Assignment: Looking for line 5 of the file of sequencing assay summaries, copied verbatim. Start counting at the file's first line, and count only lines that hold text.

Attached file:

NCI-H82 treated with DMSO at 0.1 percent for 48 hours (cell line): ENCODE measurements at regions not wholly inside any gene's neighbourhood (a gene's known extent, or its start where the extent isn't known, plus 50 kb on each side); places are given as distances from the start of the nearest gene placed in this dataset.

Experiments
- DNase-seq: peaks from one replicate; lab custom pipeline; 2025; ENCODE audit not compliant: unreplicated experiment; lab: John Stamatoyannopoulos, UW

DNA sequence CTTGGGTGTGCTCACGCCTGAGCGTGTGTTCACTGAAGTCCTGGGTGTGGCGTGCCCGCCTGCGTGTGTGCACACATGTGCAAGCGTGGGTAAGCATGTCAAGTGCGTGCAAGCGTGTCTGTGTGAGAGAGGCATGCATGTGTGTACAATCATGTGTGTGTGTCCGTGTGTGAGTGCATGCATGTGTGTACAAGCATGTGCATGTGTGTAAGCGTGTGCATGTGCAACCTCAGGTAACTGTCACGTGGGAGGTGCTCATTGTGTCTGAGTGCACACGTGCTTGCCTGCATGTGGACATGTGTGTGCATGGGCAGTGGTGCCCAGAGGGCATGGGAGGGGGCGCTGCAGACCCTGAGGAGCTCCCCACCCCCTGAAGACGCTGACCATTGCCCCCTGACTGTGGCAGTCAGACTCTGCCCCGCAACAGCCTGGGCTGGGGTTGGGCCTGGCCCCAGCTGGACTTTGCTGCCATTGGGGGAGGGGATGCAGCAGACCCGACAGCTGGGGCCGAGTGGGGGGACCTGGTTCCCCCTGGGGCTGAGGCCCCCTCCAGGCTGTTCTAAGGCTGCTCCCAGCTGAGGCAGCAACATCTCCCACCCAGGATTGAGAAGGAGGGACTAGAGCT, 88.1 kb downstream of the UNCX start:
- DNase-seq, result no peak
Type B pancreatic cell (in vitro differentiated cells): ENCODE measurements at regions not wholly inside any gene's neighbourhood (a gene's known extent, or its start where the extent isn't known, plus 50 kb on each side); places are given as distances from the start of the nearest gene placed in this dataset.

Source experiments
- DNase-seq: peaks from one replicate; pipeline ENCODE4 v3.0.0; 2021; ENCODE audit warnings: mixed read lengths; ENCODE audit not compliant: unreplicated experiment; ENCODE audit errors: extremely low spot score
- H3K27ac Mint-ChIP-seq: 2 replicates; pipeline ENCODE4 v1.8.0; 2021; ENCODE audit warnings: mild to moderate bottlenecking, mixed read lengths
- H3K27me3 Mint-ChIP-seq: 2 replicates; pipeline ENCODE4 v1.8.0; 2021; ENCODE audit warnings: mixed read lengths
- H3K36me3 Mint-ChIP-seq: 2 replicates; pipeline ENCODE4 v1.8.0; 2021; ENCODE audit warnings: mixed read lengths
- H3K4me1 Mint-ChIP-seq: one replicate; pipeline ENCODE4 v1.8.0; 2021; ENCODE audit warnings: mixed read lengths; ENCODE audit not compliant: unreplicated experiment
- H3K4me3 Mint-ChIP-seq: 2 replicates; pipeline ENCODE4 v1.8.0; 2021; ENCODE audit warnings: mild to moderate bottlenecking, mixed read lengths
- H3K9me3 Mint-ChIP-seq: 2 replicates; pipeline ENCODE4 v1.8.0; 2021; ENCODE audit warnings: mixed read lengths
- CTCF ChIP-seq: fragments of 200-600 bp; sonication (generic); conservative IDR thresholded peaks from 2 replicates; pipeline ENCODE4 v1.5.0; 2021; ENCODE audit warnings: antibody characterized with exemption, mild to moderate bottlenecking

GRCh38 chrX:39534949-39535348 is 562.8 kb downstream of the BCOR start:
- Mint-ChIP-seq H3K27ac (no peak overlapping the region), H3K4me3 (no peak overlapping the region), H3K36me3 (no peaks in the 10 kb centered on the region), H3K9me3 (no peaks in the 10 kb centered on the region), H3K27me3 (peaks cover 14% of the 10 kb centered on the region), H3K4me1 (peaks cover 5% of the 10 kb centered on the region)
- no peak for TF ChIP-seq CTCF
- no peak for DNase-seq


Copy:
- DNase-seq, result no peak